Mome Vol. 12: Fall 2008
Kaela Graham, Sophie Crumb, Nate Neal, Ray Fenwick, Olivier Schrauwen, Dash Shaw, Tom Kaczynski, Al Columbia, Jon Vermilyea, Derek Van Gieson, Killoffer, Sara Edward-Corbett, David B., Paul Hornschemeier, writers/artists
Eric Reynolds and Gary Groth, editors
Fantagraphics, August 2008
I’m not a big underground comics person, particularly today’s derivatives thereof. Too much of it feels like schtick to me: using “th’ ” instead of “the,” bigfoot characters smiling and waving at you and saying “hiya!”, funny animals fuckin’…I dunno, maybe this is how people who are sick of superheroes feel about capes and masks and punching–that it’s just going through the motions while not really saying anything about anything. It’s mostly not for me, though there are those who can make it work by blowing it out into the ionosphere of savagery (Rory Hayes) or through trailblazing and raw, restless chops (Crumb). Its imitators have an even tougher go of it with me–there aren’t a lot of Marc Bells out there, you know?
Last time out with Mome, I thought I was starting to detect and undergroundward drift, and the recent announcement that Gilbert Shelton seemed to confirm that suspicion. So I was all frowny-faced when I read the first comics contribution to this issue, from Nate Neal, “Whadda grade ‘A’ maroon I been! All that pissin’ and moanin’ I do about the world goin’ to shit…” says title character Tender Henderson. It’s enough to send you screaming for your Big Brother and the Holding Company record. But suddenly Neal shifts gears to a finely observed relationship comic, and even if you’ve seen this sort of thing before, we’re clearly back in the far less hammy, frequently more rewarding territory of contemporary artcomix.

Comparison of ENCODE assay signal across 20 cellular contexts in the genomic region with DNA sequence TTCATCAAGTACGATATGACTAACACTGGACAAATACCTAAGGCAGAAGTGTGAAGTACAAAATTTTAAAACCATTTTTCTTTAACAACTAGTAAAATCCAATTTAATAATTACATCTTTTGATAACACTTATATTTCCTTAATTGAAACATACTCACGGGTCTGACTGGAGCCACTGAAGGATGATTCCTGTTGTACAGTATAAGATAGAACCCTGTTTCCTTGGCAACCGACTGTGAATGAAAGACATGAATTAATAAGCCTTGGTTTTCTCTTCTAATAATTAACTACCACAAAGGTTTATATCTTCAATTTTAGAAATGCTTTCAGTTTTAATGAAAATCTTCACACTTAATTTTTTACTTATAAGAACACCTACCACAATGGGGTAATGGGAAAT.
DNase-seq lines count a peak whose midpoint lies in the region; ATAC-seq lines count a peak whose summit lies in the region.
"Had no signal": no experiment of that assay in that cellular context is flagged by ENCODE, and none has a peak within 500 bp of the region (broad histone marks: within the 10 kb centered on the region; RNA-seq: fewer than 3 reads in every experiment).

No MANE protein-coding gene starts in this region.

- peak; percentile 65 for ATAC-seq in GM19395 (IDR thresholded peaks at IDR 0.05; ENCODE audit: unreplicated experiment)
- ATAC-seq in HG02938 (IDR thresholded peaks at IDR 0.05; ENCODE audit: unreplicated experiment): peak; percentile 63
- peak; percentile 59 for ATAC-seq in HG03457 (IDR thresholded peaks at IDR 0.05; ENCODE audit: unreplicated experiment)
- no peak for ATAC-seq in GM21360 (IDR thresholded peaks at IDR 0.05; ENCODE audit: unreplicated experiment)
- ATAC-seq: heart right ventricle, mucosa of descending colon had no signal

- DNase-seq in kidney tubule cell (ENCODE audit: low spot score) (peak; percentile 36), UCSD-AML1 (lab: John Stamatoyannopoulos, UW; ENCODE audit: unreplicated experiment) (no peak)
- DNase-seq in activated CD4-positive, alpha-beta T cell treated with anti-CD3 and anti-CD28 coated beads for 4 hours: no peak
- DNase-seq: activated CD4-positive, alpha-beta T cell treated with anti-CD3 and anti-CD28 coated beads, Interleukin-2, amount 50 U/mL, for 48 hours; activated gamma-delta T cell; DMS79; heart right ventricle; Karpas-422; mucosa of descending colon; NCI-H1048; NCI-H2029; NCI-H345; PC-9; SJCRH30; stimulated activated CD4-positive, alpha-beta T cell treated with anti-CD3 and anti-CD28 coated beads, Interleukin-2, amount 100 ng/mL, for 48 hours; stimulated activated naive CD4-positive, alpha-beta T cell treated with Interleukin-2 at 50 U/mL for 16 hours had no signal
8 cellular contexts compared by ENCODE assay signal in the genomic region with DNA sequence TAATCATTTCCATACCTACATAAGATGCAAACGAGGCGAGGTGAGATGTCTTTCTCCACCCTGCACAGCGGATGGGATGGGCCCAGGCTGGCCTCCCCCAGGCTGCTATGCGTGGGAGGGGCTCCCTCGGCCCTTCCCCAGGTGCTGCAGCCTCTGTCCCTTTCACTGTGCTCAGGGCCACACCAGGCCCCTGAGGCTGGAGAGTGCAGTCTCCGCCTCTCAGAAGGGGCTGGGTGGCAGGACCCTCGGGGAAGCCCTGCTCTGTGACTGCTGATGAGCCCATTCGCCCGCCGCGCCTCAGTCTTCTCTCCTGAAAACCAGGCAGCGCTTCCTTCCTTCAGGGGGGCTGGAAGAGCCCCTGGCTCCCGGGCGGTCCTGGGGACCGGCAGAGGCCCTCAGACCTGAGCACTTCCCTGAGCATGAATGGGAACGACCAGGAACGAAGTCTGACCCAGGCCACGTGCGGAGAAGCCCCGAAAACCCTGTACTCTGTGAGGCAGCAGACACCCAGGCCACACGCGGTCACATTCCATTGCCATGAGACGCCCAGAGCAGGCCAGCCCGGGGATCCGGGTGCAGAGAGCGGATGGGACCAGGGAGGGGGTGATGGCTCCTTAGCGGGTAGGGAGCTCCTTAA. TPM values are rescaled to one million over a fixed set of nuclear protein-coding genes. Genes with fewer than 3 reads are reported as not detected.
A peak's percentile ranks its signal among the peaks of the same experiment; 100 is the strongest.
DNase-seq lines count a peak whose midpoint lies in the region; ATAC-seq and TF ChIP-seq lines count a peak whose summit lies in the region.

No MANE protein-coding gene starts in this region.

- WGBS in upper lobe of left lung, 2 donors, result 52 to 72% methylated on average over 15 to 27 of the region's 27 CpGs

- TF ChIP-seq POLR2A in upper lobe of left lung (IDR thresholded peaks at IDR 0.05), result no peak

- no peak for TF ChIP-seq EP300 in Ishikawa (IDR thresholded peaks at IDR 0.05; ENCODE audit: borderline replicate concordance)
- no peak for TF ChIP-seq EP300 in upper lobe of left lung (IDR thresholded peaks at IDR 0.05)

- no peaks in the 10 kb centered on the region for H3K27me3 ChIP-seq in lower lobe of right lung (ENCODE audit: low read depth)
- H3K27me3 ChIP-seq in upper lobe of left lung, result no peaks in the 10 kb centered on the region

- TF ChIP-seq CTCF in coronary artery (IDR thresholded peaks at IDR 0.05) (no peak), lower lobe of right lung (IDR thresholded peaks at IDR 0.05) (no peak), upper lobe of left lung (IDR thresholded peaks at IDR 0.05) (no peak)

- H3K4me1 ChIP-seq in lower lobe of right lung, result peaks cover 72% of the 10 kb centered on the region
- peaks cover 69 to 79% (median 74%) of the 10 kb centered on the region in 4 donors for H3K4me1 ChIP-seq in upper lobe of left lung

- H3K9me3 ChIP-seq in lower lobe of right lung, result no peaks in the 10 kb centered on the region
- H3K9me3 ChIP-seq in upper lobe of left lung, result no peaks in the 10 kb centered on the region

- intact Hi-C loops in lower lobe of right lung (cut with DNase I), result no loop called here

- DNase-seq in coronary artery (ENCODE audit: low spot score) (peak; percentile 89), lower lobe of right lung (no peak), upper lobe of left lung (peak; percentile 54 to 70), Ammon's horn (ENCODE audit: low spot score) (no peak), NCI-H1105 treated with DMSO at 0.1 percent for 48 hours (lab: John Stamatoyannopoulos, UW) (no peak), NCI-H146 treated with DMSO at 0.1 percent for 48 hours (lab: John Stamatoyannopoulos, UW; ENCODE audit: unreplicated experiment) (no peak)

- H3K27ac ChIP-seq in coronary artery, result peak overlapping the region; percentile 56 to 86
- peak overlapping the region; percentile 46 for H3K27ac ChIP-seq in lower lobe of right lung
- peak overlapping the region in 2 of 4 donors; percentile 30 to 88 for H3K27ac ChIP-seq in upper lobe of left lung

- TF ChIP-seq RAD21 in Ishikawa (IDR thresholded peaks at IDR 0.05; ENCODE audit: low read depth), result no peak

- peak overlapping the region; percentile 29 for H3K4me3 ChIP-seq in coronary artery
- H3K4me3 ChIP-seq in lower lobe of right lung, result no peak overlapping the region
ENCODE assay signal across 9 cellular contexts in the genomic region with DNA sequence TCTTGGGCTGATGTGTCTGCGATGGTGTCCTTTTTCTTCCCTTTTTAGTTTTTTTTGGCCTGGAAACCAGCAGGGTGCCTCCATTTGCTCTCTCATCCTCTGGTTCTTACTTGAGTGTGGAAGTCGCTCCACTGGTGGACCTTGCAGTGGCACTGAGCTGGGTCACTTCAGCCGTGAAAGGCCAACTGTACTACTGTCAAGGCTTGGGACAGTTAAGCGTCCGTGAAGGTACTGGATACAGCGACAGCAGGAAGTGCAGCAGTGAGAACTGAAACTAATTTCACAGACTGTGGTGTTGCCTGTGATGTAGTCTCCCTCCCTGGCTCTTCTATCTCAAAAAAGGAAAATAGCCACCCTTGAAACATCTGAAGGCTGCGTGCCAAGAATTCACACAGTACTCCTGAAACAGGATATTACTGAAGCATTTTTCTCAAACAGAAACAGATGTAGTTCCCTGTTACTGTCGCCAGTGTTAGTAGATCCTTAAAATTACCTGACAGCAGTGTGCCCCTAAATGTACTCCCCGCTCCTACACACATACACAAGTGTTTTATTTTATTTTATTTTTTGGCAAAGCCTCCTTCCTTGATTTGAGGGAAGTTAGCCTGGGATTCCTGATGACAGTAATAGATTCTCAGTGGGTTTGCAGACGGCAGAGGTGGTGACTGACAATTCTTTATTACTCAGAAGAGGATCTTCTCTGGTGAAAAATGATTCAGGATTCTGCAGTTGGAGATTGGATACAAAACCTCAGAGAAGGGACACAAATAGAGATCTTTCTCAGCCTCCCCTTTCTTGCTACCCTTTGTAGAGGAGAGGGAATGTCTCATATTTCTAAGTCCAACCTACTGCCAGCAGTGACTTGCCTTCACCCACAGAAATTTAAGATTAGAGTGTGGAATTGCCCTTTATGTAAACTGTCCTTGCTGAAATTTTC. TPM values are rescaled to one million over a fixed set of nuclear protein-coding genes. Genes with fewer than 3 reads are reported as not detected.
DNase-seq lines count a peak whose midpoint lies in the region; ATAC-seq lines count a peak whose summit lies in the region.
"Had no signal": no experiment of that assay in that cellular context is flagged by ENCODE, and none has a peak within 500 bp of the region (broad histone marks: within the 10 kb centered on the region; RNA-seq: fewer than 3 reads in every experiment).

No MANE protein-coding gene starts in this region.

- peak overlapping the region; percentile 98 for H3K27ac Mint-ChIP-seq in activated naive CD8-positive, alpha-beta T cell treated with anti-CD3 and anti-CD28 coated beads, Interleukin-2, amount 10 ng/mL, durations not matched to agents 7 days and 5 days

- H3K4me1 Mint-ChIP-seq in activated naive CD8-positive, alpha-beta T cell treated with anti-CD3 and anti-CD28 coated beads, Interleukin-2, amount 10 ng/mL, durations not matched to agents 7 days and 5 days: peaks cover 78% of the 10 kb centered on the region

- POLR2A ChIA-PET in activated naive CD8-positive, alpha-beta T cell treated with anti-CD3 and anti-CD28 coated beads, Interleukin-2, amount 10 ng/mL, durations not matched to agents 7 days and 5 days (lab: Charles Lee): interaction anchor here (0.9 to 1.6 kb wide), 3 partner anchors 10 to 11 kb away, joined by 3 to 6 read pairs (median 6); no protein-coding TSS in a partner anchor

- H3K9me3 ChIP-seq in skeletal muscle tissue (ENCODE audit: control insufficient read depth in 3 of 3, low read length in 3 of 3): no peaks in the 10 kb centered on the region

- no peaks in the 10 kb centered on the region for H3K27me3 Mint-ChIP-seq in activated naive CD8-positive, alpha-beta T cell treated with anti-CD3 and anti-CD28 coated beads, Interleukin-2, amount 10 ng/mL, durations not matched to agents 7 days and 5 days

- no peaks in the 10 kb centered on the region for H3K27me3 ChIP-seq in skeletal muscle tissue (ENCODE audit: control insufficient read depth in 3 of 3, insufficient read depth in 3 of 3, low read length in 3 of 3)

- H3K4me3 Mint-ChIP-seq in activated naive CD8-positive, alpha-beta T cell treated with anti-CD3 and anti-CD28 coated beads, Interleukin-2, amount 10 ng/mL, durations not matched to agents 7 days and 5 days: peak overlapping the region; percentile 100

That’s where I’d prefer Mome to stay, and for the most part that’s where it is here. For the first time in a while there are a number of comics included that fail to make much of an impression one way or another, but the winners are real doozies. David B. contributes yet another rhapsodic blend of history and fantasy with his tale of sex, violence, and religious zealotry “The Drum Who Fell in Love.” Olivier Schrauwen, Al Columbia, and Dash Shaw all discomfited me mightily with their astute use of silent, nightmarish strangeness. Kaczynski is really on a roll with his examinations of modern life’s nuisances-cum-perils, focusing this time on the pervasiveness of noise. Killoffer and Jon Vermilyea each serve up a different blend of gross-out humor and disturbing violence, both capping them off with killer, laugh-out-loud final panels. And let’s be honest with ourselves, any place you can get new work from David B. and Killoffer between one set of covers is the kind of place you want to be.